THIS IS US by Kenan Mirou, Age 17, Damascus, syria
Kenan Mirou is originally from Damascus, Syria, and fled the country in 2012 with his family. He was able to seamlessly continue his education in the United States because he has been teaching himself English since the second grade by translating books and movies with subtitles. Mirou enjoys writing, and he has been published in various magazines and books, including If The World Only Knew, published by 826 Valencia, a writing and tutoring program serving youth ages 6 to 18 in San Francisco.
THIS IS US
When I first arrived to the U.S., my head was raised high with pride as a Syrian but I was struck by how people who looked like me were viewed by a number of groups here. One night, as my hijabi sister and I were waiting to get picked up after a school event, we were approached by a guy who was very intrusive and angry at the fact that we belonged to the Muslim religion and the Arab culture. He said, “I am gay, and you people hate that right? Why don’t you get up and try to attack me? Bet you can’t because you know that the police will get rid of you and your garbage bag wearing wife.”
There was not enough strength within me to fight the misinterpretation of my people’s habits and way of life. I have overheard plenty of classmates talk about my people being ignorant and not having the ability to understand basic human rights such as freedom of speech and religion. To them, we are forcing everyone into our religion just like we were forced into it ourselves, and we don’t understand these rights because we were not given any rights as youth. These misinterpretations made it impossible to relate to anything being said or done around me. So I decided to take an easy way out of my discomfort and loneliness and join a different social bubble, to erase who I was. I distanced myself from my own culture and tried to assimilate into the American mainstream society. I focused on details I never used to care about, like how people around me dressed or spoke and started practicing to sound and look like them. But not so much the look part, since I am not stupid enough to pay what they paid for their shoes or clothes. I brought some of their habits into my life, like dating. This was a very exciting new thing to me back then but now has become something I would never do, at least not publicly. I do realize now, that during my first years here, I tried to play the part and wear a mask to fit in with the rest. It felt good for a while to have that artificial feeling of belonging, but there was not any real satisfaction with my habits or new way of living.
Thankfully, however, I had a very strong base for my identity that pulled me back out of my confusion. I still remember the day: by coincidence, I was listening to a song in Arabic in class while working on an assignment on the laptop and one of my friends commented on the song’s picture and how special and new the melody sounded to his ears. The teacher questioned why we were talking and my friend asked him to listen to it and the teacher actually recognized the music. Soon enough, the whole class and the teacher were discussing the rich history of Arabic music and the many instruments that we made that are not available or known anywhere else in the world. And at that moment I felt empowered, strong, and genuinely happy to be who I am. It was amazing to feel that being different was not alien, but special. Peer pressure and the need to fit in is what everyone who is new to a country feels, and even some of the people who were born there may not have a desire to follow that place’s dominant culture.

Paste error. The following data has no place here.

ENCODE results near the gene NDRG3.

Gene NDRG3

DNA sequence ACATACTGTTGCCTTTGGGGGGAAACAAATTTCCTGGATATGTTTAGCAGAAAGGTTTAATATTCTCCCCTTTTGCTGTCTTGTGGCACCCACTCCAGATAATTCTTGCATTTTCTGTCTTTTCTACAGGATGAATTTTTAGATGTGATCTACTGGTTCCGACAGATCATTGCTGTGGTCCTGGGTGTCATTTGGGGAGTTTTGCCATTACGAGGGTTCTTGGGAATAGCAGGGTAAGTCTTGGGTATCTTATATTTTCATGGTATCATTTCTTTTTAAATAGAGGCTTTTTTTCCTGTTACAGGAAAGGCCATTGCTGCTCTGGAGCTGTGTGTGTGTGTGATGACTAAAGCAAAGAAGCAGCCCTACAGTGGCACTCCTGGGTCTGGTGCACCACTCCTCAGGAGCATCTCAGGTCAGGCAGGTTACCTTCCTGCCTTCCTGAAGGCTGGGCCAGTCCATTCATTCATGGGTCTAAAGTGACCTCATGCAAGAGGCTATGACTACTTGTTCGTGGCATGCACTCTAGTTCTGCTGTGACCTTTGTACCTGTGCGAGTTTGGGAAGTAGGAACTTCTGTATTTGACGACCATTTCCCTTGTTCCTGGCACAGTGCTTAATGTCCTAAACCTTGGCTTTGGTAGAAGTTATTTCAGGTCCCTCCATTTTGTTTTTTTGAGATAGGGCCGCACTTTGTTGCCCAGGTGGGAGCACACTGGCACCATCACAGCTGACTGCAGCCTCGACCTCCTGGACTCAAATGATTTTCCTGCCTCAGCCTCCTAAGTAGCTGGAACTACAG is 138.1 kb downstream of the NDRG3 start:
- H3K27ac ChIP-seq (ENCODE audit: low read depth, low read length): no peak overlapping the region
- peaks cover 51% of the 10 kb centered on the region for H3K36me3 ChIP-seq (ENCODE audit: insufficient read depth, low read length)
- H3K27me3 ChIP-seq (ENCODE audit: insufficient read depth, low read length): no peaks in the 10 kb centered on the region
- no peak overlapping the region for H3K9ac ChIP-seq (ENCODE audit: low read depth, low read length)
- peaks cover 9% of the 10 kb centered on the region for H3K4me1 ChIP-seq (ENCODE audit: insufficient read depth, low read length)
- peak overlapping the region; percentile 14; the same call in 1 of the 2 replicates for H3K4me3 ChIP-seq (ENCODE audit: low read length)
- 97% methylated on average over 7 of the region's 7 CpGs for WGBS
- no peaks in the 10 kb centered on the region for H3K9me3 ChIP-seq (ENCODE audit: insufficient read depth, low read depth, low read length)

It is shocking how easy it is for someone’s culture and identity to lose its importance and print on history while living in the U.S. The idea of the “melting pot” is, in my opinion one of the most harmful and accepted ideas in America today. We are not supposed to merge and reform into another category or group, forsaking the ones that we come from. In maintaining who we are, we make this country special by adding in our characteristics, habits, meals, dances, religions, and ways of life. There is no such thing as the American race, it is clearly a nationality that was given importance thanks to the people who raised its name, which were people just like him, her, you and me.
The reason why this generation is facing an epidemic of mimicry is because, in our current day, cool means right. For example, take a ninth grader has spent most of their first year in high school without any real friends to relate to and spend time with. They need to find a way to enter one of the circles around them, and unfortunately, there is always room for one more in the reckless school circles. So, this leads many of us to follow the easy path into acceptance, rather than let the differences within us shine and attract those around us who truly admire and appreciate our presence.
I want to thank those who have stayed true to what has been planted in them and their ancestors. Trust me, having a strong identity you are proud of will matter to you much more than you think when you are let out into the big world. I know this because I personally am a survivor of an attempted burial of my identity committed by this country but assisted by these very hands. For a moment, I slipped into another mindset that told me fitting in was all that mattered. For a moment, I forgot what it truly means to be from the oldest capital in the world. For a moment, I lost the drive I had for maintaining a blazing fire of pride for who I am. I snapped out of it and here I am, placing my hand on my chest and declaring that I am Kenan Osama Mirou from Damascus, Syria, the proudest person walking this earth with my identity carved on my chest for the world to see, and there is absolutely nothing that could change that. And you too should look up at the world with confidence and know that you are the best person you will ever know.